Teen Court volunteers judge juvenile offenders

 Angie Dial is an amazing lady running an amazing program. She’s influencing teens to stay out of trouble and possibly enter a career with the justice system. No job gets better than that.


Teen Court director Angie Dial and Marissa Bracke, a local attorney, review the jury verdict form

Teen Court, organized in Wells County in December 1998, has offered hundreds of local teens the opportunity to see how the criminal justice system works, according to director Angie Dial. “Teen offenders may choose to appear before a jury of their peers on charges including shoplifting, battery and many other offenses,” she said. “Teen Court volunteers can what happens when kids make poor decisions and how those decisions affect the community, their families, and themselves,” she said. “That could influence a young person’s decision about choosing between right and wrong.”

The first and third Monday nights of each month Dial directs Teen Court sessions at the Wells County courthouse in Bluffton. Dial has been a part of Teen Court since January 1999 when she began volunteering for the program which had begun a month earlier.

In December 1998, Angie Dial of Ossian read about a new program beginning in Wells County that would eventually change her life.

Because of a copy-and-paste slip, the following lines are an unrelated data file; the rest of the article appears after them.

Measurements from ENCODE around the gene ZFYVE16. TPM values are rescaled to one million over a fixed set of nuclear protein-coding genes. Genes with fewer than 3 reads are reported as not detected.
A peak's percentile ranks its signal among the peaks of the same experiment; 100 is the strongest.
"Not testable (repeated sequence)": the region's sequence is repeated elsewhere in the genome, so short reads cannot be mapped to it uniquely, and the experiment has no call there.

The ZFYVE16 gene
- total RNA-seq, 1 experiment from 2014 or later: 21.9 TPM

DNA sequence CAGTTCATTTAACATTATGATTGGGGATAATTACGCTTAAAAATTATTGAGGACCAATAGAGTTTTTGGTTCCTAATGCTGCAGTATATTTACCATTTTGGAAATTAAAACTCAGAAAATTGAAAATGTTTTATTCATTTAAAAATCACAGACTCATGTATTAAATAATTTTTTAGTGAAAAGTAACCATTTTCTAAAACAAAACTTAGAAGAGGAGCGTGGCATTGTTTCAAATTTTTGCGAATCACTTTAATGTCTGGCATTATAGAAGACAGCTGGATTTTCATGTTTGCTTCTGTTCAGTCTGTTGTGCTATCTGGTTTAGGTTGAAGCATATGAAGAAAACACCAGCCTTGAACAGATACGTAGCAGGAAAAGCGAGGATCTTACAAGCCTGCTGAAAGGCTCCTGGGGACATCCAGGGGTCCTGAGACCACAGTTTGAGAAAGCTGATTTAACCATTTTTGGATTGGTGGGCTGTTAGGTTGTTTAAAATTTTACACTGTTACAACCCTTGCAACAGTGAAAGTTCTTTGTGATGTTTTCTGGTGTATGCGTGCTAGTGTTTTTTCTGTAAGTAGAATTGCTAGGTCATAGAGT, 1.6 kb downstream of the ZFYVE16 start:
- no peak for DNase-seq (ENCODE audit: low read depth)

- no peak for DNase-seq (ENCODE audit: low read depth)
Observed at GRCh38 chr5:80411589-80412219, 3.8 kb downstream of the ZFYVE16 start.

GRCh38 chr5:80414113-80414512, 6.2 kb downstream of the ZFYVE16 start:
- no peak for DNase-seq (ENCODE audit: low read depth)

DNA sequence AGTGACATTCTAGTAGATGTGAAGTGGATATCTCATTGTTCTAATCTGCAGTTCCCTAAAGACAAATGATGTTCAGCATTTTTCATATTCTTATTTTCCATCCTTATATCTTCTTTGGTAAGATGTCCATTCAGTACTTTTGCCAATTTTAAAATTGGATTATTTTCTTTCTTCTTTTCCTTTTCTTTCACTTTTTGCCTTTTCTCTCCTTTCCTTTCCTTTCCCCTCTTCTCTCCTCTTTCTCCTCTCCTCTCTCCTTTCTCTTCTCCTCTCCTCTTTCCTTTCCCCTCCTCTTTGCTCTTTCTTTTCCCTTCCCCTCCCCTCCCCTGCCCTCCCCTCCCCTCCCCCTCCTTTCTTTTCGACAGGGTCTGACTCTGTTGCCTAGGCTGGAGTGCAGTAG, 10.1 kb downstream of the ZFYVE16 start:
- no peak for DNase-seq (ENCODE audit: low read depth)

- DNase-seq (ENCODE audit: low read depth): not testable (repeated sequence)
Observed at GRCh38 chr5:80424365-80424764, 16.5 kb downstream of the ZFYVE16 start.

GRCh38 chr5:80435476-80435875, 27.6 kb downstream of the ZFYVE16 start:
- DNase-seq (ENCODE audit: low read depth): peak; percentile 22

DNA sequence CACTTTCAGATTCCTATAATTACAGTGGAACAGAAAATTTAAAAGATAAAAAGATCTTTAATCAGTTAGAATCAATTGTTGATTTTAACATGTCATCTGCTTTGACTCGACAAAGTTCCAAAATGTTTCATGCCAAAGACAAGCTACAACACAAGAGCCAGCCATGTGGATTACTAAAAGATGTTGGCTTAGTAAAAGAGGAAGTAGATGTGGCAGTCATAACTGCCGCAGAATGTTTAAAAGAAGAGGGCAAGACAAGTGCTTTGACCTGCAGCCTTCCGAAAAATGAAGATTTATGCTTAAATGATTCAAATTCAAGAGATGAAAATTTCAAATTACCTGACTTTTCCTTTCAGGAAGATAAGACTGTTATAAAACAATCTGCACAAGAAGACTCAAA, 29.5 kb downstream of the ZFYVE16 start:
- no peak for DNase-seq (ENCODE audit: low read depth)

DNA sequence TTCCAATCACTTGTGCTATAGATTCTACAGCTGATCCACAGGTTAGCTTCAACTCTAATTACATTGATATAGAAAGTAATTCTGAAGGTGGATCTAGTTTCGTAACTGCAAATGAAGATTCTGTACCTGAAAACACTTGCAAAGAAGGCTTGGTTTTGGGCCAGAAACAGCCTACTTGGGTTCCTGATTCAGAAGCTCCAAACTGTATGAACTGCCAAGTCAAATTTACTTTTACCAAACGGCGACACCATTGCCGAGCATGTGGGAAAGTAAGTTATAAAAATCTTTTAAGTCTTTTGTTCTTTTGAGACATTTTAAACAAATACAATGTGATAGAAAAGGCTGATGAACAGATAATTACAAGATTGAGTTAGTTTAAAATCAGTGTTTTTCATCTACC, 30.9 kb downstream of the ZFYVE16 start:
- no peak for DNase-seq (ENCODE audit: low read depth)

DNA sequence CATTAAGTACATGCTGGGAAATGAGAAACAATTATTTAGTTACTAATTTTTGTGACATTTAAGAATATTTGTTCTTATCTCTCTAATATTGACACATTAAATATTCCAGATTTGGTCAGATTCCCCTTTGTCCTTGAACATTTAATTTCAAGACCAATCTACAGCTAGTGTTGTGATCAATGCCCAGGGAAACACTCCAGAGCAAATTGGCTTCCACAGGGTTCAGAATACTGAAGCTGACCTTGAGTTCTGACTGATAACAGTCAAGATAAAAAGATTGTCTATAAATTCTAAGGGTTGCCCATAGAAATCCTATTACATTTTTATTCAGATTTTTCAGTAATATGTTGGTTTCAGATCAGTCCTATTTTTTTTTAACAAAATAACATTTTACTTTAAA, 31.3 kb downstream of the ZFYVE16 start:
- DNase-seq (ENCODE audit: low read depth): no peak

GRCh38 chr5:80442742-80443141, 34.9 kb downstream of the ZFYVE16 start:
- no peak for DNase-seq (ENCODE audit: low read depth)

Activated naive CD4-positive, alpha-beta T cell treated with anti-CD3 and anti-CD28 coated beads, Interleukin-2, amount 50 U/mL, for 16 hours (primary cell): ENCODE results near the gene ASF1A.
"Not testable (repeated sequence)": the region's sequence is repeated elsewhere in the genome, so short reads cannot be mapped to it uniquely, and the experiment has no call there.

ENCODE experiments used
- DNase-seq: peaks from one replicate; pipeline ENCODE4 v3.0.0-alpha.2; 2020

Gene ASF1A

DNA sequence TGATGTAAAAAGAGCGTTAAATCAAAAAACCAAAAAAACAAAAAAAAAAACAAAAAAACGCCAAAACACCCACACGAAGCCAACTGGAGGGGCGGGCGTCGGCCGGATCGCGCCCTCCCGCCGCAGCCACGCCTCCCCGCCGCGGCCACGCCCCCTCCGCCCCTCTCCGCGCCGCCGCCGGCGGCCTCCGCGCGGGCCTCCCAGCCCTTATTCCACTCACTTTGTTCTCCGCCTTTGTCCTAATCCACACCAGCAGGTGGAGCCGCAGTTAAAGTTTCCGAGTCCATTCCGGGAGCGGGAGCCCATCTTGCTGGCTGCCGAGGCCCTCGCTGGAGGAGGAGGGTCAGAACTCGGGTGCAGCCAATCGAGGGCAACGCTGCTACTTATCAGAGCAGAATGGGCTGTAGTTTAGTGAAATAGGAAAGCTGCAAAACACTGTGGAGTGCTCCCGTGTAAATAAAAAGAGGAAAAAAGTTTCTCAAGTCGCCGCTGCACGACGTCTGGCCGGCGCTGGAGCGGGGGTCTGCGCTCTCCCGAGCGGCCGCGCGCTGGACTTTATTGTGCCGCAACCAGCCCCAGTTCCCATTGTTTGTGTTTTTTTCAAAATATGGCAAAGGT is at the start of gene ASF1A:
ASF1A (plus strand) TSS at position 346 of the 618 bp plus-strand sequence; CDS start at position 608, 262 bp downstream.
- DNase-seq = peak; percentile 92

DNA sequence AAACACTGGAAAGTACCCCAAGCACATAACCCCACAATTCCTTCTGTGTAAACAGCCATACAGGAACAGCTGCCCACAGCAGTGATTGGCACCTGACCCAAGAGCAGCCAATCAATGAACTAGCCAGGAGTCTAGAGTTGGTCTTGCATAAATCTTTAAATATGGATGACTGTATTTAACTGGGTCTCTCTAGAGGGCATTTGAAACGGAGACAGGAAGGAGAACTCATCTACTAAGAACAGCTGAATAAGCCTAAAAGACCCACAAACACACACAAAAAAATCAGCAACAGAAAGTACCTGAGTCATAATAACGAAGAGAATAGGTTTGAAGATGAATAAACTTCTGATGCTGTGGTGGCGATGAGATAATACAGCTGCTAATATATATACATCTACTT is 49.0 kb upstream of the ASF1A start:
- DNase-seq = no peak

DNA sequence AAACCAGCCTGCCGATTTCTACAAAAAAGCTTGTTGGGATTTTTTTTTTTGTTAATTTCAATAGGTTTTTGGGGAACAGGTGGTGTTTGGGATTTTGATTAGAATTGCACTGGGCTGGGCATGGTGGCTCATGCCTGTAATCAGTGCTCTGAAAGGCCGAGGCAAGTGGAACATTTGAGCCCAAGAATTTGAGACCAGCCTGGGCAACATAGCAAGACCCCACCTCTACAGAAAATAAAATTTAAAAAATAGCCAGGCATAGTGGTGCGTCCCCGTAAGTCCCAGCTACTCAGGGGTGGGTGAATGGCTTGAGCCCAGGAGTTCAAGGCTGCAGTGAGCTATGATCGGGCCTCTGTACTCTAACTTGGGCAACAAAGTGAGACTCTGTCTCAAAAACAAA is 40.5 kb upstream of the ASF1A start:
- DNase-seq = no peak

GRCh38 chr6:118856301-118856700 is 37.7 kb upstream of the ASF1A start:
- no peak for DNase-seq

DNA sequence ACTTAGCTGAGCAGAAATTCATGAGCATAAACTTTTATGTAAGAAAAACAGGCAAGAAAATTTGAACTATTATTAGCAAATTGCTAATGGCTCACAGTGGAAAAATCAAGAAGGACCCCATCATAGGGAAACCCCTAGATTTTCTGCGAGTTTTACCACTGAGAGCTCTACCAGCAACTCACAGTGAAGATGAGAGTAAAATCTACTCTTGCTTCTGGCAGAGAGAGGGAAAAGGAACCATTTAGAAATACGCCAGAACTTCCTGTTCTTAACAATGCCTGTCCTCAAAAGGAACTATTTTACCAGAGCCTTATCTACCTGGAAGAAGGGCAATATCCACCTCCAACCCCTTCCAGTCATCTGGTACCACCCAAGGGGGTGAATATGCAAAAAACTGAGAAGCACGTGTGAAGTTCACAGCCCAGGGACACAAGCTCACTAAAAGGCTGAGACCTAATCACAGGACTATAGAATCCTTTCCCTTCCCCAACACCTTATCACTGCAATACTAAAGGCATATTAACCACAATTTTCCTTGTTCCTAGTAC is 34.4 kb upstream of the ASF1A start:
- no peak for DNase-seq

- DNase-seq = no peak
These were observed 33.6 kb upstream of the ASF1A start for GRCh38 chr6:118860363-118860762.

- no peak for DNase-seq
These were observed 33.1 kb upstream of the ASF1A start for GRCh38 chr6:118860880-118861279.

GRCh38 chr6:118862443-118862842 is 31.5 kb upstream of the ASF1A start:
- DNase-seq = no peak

The program was called Teen Court. “Its goal was to allow local youth to govern each other’s actions in a legal setting,” said Dial. “Teen offenders may choose to appear before a jury of their peers on charges ranging from shoplifting, battery, theft, receiving stolen property, residential entry, minor in possession of alcohol and/or tobacco, telephone harassment, auto theft, curfew violation, disorderly conduct, driving while intoxicated, and trespassing. Referrals to Teen Court are at the discretion of the probation department.

Dial, whose father had been a deputy with the Wells County Sheriff’s Department, had earned a Criminal Justice degree at IPFW. For several years she had stayed home to raise her three children. Upon learning of the new Teen Court program, she volunteered to manage crowd control in the hallways outside of the courtrooms.

Dial continued to volunteer until May 2001 when she accepted the position of director for the program. She has been there ever since.

Two cases are scheduled on Monday nights beginning at 6 p.m. and again at 8 p.m. Students who volunteer with Teen Court represent each of Wells County’s three public schools, as well as homeschooled and Christian school students. “We’re always looking for volunteers to replace seniors and students who find jobs,” said Dial. She currently has 71 teen volunteers.

A Teen Court volunteer in Grades 6-12 may serve as court clerk, bailiff, jury member, prosecuting attorney or defense attorney for offenders age 17 and under. “At age 18 they are considered adults and tried in a different court,” said Dial.

Teen Court volunteer attorneys are given the police report and other information to prepare. Six attorneys from the Wells County area participate as judges for Teen Court and occasionally offer training for volunteers. There is no cost to volunteers to participate in any Teen Court session or training.